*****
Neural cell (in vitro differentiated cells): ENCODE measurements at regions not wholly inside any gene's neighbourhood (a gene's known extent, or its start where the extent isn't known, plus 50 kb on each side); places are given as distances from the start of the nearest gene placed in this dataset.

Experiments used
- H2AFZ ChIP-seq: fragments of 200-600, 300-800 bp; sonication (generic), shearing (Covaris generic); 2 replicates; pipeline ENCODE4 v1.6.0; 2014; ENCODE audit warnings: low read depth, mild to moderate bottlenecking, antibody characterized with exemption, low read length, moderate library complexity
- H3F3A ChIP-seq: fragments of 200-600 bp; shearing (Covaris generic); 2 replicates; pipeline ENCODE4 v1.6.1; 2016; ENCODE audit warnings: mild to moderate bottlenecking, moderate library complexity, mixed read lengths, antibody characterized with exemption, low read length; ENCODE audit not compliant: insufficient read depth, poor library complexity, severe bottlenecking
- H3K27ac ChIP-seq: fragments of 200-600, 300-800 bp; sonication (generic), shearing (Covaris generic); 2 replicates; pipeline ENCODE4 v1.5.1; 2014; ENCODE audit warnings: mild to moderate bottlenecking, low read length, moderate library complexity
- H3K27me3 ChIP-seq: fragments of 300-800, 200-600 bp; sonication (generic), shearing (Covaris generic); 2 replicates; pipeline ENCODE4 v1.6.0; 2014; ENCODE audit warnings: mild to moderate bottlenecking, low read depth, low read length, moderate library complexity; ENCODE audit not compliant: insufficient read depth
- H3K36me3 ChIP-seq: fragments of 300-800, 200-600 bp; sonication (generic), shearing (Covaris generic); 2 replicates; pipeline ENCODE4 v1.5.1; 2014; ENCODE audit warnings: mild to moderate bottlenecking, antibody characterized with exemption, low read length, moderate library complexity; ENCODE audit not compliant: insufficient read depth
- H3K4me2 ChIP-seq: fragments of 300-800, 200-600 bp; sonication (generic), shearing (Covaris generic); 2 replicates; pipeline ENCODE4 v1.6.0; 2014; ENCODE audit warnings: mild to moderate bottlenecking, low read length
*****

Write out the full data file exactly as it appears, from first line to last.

Neural cell (in vitro differentiated cells): ENCODE measurements at regions not wholly inside any gene's neighbourhood (a gene's known extent, or its start where the extent isn't known, plus 50 kb on each side); places are given as distances from the start of the nearest gene placed in this dataset.

Experiments used
- H2AFZ ChIP-seq: fragments of 200-600, 300-800 bp; sonication (generic), shearing (Covaris generic); 2 replicates; pipeline ENCODE4 v1.6.0; 2014; ENCODE audit warnings: low read depth, mild to moderate bottlenecking, antibody characterized with exemption, low read length, moderate library complexity
- H3F3A ChIP-seq: fragments of 200-600 bp; shearing (Covaris generic); 2 replicates; pipeline ENCODE4 v1.6.1; 2016; ENCODE audit warnings: mild to moderate bottlenecking, moderate library complexity, mixed read lengths, antibody characterized with exemption, low read length; ENCODE audit not compliant: insufficient read depth, poor library complexity, severe bottlenecking
- H3K27ac ChIP-seq: fragments of 200-600, 300-800 bp; sonication (generic), shearing (Covaris generic); 2 replicates; pipeline ENCODE4 v1.5.1; 2014; ENCODE audit warnings: mild to moderate bottlenecking, low read length, moderate library complexity
- H3K27me3 ChIP-seq: fragments of 300-800, 200-600 bp; sonication (generic), shearing (Covaris generic); 2 replicates; pipeline ENCODE4 v1.6.0; 2014; ENCODE audit warnings: mild to moderate bottlenecking, low read depth, low read length, moderate library complexity; ENCODE audit not compliant: insufficient read depth
- H3K36me3 ChIP-seq: fragments of 300-800, 200-600 bp; sonication (generic), shearing (Covaris generic); 2 replicates; pipeline ENCODE4 v1.5.1; 2014; ENCODE audit warnings: mild to moderate bottlenecking, antibody characterized with exemption, low read length, moderate library complexity; ENCODE audit not compliant: insufficient read depth
- H3K4me2 ChIP-seq: fragments of 300-800, 200-600 bp; sonication (generic), shearing (Covaris generic); 2 replicates; pipeline ENCODE4 v1.6.0; 2014; ENCODE audit warnings: mild to moderate bottlenecking, low read length